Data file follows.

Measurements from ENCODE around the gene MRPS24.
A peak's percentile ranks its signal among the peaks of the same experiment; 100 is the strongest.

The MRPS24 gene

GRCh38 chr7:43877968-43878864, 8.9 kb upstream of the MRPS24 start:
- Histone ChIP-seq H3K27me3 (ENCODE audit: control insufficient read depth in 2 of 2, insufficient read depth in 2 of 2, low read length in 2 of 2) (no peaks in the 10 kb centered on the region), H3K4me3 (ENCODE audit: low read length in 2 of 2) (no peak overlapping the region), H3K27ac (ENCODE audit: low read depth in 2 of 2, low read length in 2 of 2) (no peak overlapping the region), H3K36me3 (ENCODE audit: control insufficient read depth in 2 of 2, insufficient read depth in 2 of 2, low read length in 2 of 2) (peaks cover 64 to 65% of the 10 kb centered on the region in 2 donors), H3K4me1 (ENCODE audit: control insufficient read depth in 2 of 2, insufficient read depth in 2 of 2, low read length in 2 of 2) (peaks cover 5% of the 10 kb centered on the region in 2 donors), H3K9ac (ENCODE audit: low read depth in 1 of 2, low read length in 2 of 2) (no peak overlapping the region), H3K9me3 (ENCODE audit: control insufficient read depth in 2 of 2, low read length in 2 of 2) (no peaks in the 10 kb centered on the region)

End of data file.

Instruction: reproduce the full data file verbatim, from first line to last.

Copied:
Measurements from ENCODE around the gene MRPS24.
A peak's percentile ranks its signal among the peaks of the same experiment; 100 is the strongest.

The MRPS24 gene

GRCh38 chr7:43877968-43878864, 8.9 kb upstream of the MRPS24 start:
- Histone ChIP-seq H3K27me3 (ENCODE audit: control insufficient read depth in 2 of 2, insufficient read depth in 2 of 2, low read length in 2 of 2) (no peaks in the 10 kb centered on the region), H3K4me3 (ENCODE audit: low read length in 2 of 2) (no peak overlapping the region), H3K27ac (ENCODE audit: low read depth in 2 of 2, low read length in 2 of 2) (no peak overlapping the region), H3K36me3 (ENCODE audit: control insufficient read depth in 2 of 2, insufficient read depth in 2 of 2, low read length in 2 of 2) (peaks cover 64 to 65% of the 10 kb centered on the region in 2 donors), H3K4me1 (ENCODE audit: control insufficient read depth in 2 of 2, insufficient read depth in 2 of 2, low read length in 2 of 2) (peaks cover 5% of the 10 kb centered on the region in 2 donors), H3K9ac (ENCODE audit: low read depth in 1 of 2, low read length in 2 of 2) (no peak overlapping the region), H3K9me3 (ENCODE audit: control insufficient read depth in 2 of 2, low read length in 2 of 2) (no peaks in the 10 kb centered on the region)